Entangled Life: How Fungi Make Our Worlds, Change Our Minds and Shape Our Futures 

Writing at work. Not writing here.

I haven't posted anything here in a long time. At the end of July I started a new job at a big company and have been busy learning how to be effective there. As with many big companies there is not much that I am allowed to share, especially when that company operates in a highly regulated industry. As I settle in and better understand the boundaries I am sure I will start writing here again. Not that anyone really cares; a blog is a vanity project after all.

Small set of guidelines for using Slack

I have been using Slack for a long time. Here are a few guidelines based on that experience:
  • Slack is part of your communications toolkit. It has limits. When you feel that you are typing too much or getting frustrated by misunderstandings then switch to a call. A consequence of this is that you should be prepared to make or accept a call — earbuds at the ready.
  • Slack is great for singular topic discussions. The channel clearly displays the discussion’s history. Even if the discussion spans many days the context is always available for a quick catch up.
  • Slack is terrible for overlapping topic discussions. The channel quickly becomes a hodgepodge of utterances and fragments that have little reference to the topical context. Overlapping topic channels are needed, however. For example, in one small company I worked at the #operations channel is primarily used to give notice of infrastructure changes. When using such a channel you need to remember that others will not have the same topical context as you. Where possible, include some reference to the topic — "Re X, we did Y." For example, "Re loud bang, we have flogged the responsible employee." Here "loud bang" is the strong reminder of the previous topical messages. See Threads. See Links Use pinned messages to define the purpose of the channel along with links to supporting materials. Messages are editable and so do improve and update the pinned message. Pinned messages can be quickly accessed via the "push pin" icon in the channel header.
  • Slack has discussion threads. Any message can be the start of a thread. Threads provide a natural grouping of related messages. The problem with them is that it is hard to have everyone on the channel use them consistently. For example, Jane started a thread to continue the discussion, but Jack, in haste, posted a message instead. Now we have 3 messages connected by two different mechanisms. Don’t use threads unless you can get everyone on the channel to use them consistently. (Actually, just don't use threads.)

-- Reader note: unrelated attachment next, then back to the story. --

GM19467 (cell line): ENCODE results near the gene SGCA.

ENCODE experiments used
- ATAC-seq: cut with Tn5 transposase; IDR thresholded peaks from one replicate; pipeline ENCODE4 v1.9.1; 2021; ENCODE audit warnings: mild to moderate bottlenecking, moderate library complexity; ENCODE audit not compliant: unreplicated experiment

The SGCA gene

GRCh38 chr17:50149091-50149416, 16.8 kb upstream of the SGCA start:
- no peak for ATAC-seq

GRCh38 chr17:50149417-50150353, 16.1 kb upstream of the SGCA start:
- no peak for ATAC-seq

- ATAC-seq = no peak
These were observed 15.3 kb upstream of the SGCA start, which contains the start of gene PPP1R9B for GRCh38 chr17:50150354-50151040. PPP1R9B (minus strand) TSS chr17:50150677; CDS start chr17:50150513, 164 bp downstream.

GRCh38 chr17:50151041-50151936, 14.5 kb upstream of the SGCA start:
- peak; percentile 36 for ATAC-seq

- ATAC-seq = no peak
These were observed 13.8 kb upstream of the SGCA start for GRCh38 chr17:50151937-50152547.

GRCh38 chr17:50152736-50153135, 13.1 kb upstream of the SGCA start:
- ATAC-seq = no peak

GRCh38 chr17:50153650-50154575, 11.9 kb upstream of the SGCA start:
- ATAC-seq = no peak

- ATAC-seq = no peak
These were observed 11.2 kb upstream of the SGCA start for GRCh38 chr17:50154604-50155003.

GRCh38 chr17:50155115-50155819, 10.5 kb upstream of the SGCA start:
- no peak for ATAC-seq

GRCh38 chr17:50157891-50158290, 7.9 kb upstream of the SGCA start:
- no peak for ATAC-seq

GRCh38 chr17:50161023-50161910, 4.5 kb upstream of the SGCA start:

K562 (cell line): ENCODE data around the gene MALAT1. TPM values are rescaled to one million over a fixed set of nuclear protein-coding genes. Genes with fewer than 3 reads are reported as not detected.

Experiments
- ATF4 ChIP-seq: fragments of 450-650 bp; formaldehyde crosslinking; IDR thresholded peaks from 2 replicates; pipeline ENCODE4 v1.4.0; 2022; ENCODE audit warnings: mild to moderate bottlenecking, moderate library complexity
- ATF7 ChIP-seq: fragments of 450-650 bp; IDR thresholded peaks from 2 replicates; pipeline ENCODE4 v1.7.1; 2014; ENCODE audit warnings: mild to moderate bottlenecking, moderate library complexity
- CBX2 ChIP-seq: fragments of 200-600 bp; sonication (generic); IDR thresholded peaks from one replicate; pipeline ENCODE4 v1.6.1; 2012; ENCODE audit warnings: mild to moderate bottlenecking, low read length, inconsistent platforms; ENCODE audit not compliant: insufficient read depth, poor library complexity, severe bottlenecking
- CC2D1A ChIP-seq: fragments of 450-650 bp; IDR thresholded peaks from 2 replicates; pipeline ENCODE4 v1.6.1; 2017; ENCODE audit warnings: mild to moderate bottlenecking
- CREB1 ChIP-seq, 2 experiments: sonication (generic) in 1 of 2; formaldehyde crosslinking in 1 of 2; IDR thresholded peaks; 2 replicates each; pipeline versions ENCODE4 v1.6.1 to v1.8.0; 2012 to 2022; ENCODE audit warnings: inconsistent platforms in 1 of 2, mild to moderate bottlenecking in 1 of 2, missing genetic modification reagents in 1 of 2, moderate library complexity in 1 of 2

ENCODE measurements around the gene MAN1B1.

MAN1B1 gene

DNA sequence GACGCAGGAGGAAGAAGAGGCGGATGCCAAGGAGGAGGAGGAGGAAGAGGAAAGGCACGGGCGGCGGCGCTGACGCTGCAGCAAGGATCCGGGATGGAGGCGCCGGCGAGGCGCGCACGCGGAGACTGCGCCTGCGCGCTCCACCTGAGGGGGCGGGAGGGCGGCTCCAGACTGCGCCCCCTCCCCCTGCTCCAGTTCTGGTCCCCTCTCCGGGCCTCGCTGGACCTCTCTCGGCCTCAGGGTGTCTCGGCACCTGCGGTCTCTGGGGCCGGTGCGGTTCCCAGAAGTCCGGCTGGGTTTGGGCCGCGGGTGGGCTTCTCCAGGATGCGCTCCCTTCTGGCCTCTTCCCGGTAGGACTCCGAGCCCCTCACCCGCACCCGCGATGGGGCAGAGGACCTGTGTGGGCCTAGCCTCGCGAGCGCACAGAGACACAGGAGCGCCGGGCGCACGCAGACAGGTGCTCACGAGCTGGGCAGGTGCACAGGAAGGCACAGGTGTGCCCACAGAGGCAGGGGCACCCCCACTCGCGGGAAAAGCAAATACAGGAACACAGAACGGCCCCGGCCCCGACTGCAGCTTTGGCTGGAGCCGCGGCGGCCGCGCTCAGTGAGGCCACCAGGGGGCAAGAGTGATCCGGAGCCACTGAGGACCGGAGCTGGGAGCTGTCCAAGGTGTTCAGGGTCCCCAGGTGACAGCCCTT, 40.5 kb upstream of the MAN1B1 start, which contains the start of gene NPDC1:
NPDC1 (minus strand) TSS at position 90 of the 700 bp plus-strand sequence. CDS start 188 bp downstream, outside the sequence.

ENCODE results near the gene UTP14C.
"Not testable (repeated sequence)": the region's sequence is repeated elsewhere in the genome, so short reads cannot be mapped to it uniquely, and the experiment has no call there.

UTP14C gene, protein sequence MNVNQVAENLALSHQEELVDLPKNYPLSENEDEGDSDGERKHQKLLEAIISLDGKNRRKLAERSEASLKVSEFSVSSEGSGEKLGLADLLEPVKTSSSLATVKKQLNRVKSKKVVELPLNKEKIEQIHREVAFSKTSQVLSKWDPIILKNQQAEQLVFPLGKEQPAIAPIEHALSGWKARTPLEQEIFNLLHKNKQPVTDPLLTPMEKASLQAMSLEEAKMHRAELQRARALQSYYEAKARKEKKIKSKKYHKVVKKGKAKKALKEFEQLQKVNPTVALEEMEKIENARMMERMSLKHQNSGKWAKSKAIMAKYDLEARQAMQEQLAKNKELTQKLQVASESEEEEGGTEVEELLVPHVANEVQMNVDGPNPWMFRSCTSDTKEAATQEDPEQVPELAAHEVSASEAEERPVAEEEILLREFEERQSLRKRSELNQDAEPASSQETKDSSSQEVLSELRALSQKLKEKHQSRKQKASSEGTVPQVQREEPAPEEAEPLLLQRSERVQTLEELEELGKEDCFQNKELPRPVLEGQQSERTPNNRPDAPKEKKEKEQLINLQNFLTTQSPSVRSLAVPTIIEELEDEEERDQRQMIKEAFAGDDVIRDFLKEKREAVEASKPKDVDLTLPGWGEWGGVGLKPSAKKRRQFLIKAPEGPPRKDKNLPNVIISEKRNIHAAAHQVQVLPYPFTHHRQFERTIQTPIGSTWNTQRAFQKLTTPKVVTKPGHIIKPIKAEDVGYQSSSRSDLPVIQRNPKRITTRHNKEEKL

• When you want to clearly reference a previous message use a Slack link. It is long and ugly, but it is by far the most reliable reference.
  • We reuse text from many different applications and written languages everyday. It is common to copy from one place and paste it into Slack, and vise versa. When you do this you bring along a lot of unseen cruft. Cruft like formatting, odd visible characters, odd invisible characters, etc. And Slack does not help, in that it wants to pretty up the text for you; emoji interpretation being the most blatant example. When pasting into Slack always use Paste without formatting or Paste and Match style. And if you are pasting something technical like an email address, an access token, my salary, etc then use Slack's inline code formatting, eg "The email is ``" becomes
  • Use the sidebar as a presence indicator. Making sure your immediate team members are favorited.

Macroservices, a middle ground between the monolith and microservices.

There is a middle ground between the monolith and microservices and that is "macroservices." Macroservices are distinguished by having one executable and many compositions. Each composition exercises a portion of the executable's internal components. Some of the components are exercised by all compositions (eg, identity management) and other components by singular composition (eg, a specialized data store). Composition deployments communicate with each other with REST or gRPC. Orchestration for resilience and scaling is accomplished using the same tools as for microservices.

A composition is nothing more than a declaration of a set of components to activate, their interdependencies, and their configurations. Configurations are generally properties, ie name and value pairs, accessed from the environment. Much as when you build the executable and draw all the benefits of type checking, unit testing, static analysis, etc you can build the composition and draw similar correctness assurances.

A macroservice allows your small team of developers to focus on what matters to your business, ie what your customers value. The development infrastructure is simple. The deployment infrastructure is flexible. Troubleshooting is comprehensible.

Written in response to Microservices are for companies with 500+ engineers.

Update: Perhaps a better name is "polyservices".

Update: I am reading Sam Newman's new book Monolith to Microservices: Evolutionary Patterns to Transform Your Monolith. My macroservice is more akin to his distributed monolith except that the services contained within do have stronger data independence than is typical of a monolith.

RI's Innovation Vouchers to help fund product development

I recently learned about RI's Innovation Voucher program. The vouchers are $5,000-$50,000 grants for small companies to buy the expertise needed to develop a new product or process. Vouchers can be redeemed for services at a research institution or to fund an in-house research & development project.

More information at RI Commerce Innovation Incentives.

Lucene, shadow query classes, and the visitor pattern

A good Lucene result is achieved from an index and a query working together.